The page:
Critic's Notebook: Giving Thanks (and No Thanks)
Joshua Jackson, Anna Torv, John Noble
Before we settle in for a nice long Thanksgiving weekend, some thoughts on a few of the TV shows and headlines that caught my eye over the last few days—some of which makes me thankful, some not so much.
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THANKS to Fox for suddenly making the midseason interesting with its bold scheduling moves in the new year — though NO THANKS to some of the side-effects (especially involving Fringe) and NO THANKS to breaking the news late on a Friday night, as if we somehow wouldn't take notice. Where American Idol is concerned, we notice everything. Especially when it involves scheduling the show on new nights invading Thursdays, meaning the juggling of The Big Bang Theory, Community and The Vampire Diaries in the 8/7c hour just got that much more complicated. (Will there be any scheduling fallout on the rival nets in the wake of this news? We'll see.) Idol giving Bones a juicy Thursday lead-in is nice, but jettisoning Fringe to Fridays (starting in late January) just as it's riding a creative wave of crazygood is a serious buzz kill worthy of the Walter-nate.
THANKS to The Walking Dead for reminding us how seriously affecting a horror-show can be when executed with smarts and ruthless nerve. This week's episode subverted our expectations when the Away Team encountered a group of what looked like gang-bangers taking Glenn hostage in exchange for Rick's treasured stash of guns. After a tense standoff, we learn these guys are actually do-gooders, and the turf they're savagely protecting is a retirement home-cum-clinic whose golden-agers would have been left as zombie chow if not for these noble young souls. During the negotiations, our heroes' wheels get stolen (presumably by the one-handed Merle) and as they approach home on foot in the dark, the camp is set upon out of nowhere by a gang of "Walkers" in a truly horrific attack. Poor Amy is taken down before Andrea can give her little sis her birthday necklace. Tragic. But seriously, Andrea, get away from that body. Don't you know how the zombie thing works?? The gun-toting heroes arrive in time to put down the threat, but not before significant (if otherwise anonymous) casualties. And crazy Jim now understands why he was dream-driven to dig all those holes. Creepy. Just how we like it.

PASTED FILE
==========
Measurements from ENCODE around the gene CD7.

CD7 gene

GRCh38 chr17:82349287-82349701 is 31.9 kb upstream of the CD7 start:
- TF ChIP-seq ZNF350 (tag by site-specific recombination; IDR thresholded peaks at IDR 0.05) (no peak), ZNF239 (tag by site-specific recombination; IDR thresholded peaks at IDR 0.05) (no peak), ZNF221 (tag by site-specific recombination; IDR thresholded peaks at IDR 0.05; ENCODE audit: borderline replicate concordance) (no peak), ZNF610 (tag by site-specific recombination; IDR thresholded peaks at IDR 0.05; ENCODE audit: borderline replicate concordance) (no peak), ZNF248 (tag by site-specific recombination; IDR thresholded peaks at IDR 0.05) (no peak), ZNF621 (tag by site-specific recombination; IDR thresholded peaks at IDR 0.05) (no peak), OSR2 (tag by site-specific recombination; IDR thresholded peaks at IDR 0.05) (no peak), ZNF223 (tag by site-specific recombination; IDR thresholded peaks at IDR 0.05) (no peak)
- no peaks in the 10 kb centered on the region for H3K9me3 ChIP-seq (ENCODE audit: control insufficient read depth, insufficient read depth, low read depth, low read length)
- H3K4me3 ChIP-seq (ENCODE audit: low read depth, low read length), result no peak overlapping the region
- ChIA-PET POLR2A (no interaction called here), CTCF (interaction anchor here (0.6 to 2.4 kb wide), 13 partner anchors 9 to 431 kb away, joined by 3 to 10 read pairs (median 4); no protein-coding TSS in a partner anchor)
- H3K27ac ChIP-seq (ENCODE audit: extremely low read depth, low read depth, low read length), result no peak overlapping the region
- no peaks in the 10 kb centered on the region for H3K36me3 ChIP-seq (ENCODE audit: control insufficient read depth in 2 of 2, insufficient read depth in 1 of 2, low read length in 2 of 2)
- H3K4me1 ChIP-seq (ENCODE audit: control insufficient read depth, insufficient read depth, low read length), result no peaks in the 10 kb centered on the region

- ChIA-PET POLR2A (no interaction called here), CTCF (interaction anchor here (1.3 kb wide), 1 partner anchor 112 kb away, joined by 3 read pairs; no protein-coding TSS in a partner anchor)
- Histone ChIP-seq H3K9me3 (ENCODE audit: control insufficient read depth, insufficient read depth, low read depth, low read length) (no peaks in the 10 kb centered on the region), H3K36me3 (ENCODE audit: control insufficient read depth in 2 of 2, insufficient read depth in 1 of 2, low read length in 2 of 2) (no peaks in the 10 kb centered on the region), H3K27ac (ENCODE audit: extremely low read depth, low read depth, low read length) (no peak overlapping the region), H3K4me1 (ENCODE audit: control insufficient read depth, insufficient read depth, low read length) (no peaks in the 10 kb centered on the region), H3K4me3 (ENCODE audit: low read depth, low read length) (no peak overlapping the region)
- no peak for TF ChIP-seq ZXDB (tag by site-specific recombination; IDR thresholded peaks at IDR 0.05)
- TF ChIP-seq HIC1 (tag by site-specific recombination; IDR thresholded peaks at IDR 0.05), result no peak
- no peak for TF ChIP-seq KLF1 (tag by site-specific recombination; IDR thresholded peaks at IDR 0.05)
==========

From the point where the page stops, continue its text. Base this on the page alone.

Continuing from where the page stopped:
NO THANKS to the unwelcome news that a Buffy the Vampire Slayer motion-picture "reboot" got a green light—without the participation of the franchise's visionary creator, Joss Whedon. In an e-mail to E!, the witty Whedon expressed his "strong, mixed emotions" to seeing his pet creation, which he has kept alive in a series of inspired graphic novels, taken over by others. "I always hoped that Buffy would live on even after my death. But, you know, AFTER. I don't love the idea of my creation in other hands, but I'm also well aware that many more hands than mine went into making that show what it was. And there is no legal grounds for doing anything other than sighing audibly." All together now: Sigh. And I have only one word regarding any future news of this ill-considered project: Hush.
THANKS to Dancing With the Stars voters (or whoever) for restoring the balance of nature and rewarding the appropriate champion: the elegant Jennifer Grey, with Place and Show going in proper order to Kyle Massey and Bristol Palin, who endeared herself to us yet again by chirping how a win would be like "a big middle finger to all the people out there who hate my mom and hate me." Way to rise above. That said, Bristol's final "instant cha cha" was questionably her best dance of the competition, and to her credit, she stayed with the program and never quit. But NO THANKS to the lamentable Skating With the Stars, a tepid knockoff with laughable casting, somnolent performances and cornball judges (excepting the fabulous Johnny Weir, who tries to will some life into the program). And for the love of Tonya Harding, where did they find that unctuous, smarmy British boob of a host?